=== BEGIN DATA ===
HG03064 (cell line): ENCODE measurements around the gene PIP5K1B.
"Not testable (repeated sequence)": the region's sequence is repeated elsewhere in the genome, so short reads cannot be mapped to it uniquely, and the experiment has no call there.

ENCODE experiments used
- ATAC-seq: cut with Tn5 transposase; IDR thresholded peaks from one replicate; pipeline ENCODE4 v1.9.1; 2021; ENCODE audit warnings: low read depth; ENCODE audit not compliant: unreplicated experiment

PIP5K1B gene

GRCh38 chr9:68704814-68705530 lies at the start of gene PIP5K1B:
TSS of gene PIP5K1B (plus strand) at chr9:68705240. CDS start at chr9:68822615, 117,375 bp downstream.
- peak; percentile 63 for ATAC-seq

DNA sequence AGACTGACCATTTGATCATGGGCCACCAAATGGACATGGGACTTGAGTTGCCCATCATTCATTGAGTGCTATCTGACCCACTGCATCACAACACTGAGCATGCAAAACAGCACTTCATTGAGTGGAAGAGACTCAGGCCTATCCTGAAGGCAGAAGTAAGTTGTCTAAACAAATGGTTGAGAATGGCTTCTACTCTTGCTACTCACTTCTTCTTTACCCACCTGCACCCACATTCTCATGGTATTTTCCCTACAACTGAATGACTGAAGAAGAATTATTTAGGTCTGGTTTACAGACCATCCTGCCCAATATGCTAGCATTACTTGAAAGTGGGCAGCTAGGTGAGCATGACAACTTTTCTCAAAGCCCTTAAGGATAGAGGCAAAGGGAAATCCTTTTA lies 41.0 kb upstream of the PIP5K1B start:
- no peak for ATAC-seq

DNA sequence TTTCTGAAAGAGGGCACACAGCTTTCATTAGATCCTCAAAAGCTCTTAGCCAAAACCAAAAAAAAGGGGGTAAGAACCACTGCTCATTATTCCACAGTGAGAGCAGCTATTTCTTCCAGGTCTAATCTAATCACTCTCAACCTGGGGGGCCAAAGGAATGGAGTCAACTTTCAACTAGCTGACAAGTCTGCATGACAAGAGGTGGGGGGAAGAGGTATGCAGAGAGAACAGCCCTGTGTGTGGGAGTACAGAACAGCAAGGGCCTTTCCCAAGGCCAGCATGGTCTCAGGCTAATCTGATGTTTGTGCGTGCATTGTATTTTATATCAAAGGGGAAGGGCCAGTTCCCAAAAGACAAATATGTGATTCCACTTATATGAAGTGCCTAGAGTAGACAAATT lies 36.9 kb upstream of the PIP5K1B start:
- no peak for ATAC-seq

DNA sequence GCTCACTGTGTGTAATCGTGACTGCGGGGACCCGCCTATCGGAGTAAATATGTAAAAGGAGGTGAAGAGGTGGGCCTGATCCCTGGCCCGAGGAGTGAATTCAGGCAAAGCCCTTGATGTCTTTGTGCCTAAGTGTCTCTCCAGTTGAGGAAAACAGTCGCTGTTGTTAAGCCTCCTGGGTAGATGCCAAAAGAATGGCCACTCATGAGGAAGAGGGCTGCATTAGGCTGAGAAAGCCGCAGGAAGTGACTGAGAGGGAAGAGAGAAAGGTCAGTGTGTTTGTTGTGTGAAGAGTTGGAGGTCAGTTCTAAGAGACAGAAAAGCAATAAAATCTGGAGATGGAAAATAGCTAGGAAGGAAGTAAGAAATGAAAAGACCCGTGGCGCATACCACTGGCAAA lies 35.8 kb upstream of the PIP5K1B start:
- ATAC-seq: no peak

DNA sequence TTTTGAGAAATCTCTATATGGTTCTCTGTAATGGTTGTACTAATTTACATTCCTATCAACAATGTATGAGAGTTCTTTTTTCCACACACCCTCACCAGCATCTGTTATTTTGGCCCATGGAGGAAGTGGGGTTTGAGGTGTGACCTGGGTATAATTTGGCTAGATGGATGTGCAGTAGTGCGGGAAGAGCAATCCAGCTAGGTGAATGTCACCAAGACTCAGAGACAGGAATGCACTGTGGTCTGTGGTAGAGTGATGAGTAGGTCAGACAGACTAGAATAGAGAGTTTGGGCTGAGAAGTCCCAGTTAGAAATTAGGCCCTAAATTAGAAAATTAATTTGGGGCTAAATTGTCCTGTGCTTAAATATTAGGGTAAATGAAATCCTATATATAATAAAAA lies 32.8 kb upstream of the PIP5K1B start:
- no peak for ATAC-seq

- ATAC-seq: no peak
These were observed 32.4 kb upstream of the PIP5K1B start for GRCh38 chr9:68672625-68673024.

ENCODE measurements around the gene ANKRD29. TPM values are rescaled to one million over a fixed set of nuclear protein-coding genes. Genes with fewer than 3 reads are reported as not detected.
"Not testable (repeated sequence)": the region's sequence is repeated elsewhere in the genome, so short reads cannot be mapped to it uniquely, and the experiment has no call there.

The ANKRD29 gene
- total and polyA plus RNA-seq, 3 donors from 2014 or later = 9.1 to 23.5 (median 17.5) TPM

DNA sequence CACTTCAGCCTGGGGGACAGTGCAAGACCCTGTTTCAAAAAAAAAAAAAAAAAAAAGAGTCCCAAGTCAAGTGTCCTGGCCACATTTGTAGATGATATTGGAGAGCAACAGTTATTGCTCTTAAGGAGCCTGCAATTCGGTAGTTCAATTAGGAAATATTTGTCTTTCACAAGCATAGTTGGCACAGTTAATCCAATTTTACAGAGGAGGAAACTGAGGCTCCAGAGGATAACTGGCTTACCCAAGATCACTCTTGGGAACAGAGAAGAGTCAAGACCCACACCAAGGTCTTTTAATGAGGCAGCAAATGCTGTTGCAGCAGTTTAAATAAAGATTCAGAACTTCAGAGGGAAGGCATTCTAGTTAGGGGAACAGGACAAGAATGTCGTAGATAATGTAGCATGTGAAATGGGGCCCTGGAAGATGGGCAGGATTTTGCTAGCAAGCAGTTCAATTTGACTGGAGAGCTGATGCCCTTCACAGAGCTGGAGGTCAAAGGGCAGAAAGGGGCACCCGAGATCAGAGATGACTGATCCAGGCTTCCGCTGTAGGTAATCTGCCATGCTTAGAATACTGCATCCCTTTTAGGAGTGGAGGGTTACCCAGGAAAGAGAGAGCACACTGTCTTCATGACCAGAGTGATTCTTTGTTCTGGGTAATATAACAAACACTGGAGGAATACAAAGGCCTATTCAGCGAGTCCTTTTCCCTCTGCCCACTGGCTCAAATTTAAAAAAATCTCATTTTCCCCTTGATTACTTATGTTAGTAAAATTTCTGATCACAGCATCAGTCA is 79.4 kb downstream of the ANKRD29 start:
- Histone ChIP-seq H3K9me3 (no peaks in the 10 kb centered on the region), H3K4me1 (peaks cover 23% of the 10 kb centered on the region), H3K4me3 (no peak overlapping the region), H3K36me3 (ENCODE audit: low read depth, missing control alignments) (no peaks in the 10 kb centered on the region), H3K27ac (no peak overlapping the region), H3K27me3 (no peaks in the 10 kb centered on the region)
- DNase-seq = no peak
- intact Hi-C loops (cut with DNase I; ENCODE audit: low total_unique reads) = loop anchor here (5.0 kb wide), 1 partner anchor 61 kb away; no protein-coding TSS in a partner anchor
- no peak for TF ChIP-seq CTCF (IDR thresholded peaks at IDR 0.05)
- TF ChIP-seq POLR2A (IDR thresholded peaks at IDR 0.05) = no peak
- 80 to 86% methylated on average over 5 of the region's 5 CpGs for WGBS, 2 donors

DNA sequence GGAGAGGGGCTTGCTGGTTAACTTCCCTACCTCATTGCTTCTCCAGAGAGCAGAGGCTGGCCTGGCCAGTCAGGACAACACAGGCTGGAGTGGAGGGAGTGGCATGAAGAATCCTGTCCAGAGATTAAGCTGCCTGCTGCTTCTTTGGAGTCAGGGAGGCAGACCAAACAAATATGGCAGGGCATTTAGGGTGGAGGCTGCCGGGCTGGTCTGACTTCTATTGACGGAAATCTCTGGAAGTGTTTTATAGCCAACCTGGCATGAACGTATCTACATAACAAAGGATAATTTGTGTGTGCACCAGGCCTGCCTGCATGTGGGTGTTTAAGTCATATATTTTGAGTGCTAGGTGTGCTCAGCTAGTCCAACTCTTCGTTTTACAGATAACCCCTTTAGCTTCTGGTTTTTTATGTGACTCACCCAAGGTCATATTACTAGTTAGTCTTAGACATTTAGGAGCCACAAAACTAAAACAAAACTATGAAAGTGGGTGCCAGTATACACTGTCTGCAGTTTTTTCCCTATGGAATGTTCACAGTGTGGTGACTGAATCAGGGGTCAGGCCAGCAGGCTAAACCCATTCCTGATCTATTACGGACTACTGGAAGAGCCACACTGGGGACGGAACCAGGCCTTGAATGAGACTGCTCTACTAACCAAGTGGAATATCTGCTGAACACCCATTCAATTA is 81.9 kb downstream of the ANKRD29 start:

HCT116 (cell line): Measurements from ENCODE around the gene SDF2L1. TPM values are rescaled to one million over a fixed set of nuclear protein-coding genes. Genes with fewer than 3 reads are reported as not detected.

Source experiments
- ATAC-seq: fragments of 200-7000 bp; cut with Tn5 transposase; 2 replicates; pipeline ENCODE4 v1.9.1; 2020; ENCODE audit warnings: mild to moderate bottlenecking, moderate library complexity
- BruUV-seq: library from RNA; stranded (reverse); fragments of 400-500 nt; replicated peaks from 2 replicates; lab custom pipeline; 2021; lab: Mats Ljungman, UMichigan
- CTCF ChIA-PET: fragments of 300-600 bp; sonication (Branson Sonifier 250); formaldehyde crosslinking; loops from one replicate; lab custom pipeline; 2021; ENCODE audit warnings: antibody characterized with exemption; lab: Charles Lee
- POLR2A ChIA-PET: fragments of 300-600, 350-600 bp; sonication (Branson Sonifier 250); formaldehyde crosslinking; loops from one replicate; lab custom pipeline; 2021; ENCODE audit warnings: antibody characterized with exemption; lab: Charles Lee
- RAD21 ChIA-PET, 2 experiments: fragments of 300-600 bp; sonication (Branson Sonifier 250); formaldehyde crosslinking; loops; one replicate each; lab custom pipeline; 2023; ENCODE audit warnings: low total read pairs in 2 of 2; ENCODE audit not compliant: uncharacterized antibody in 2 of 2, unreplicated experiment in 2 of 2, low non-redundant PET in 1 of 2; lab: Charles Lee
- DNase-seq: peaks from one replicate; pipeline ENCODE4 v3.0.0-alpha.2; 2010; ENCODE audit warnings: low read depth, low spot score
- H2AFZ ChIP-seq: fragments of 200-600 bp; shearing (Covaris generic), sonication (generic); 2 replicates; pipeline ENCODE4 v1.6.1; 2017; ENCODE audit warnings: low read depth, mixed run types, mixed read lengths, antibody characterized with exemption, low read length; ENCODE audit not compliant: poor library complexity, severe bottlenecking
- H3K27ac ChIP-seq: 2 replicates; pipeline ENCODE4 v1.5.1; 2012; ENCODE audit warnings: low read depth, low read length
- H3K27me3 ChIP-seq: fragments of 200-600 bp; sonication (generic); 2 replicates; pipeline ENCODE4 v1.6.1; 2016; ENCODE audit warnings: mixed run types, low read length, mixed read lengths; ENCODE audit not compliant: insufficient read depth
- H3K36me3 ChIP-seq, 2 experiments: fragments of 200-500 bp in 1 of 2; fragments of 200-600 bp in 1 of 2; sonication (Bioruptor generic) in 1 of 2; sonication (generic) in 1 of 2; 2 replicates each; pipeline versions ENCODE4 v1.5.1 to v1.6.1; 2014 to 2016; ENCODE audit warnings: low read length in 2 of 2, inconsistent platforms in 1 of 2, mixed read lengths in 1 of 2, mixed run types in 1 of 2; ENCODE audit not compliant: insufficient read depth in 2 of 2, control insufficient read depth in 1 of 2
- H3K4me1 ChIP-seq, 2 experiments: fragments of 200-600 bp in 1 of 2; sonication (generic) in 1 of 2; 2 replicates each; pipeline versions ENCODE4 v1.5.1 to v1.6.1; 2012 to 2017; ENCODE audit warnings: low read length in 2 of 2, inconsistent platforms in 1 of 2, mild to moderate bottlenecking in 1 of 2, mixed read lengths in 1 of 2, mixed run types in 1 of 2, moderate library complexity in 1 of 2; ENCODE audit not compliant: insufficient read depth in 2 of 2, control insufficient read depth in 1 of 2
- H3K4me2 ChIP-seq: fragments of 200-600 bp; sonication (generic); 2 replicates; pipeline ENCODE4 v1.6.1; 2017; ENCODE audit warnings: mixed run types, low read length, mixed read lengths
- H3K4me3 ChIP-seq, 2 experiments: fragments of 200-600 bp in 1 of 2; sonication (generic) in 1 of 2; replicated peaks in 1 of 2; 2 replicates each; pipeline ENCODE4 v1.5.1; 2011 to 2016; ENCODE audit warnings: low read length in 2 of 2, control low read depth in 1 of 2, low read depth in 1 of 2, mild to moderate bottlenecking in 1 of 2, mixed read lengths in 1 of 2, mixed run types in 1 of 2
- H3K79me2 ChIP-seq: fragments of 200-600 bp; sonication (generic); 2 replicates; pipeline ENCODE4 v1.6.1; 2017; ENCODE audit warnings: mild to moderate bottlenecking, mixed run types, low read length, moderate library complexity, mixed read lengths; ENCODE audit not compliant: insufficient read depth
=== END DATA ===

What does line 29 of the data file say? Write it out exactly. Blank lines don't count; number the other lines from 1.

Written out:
- 80 to 86% methylated on average over 5 of the region's 5 CpGs for WGBS, 2 donors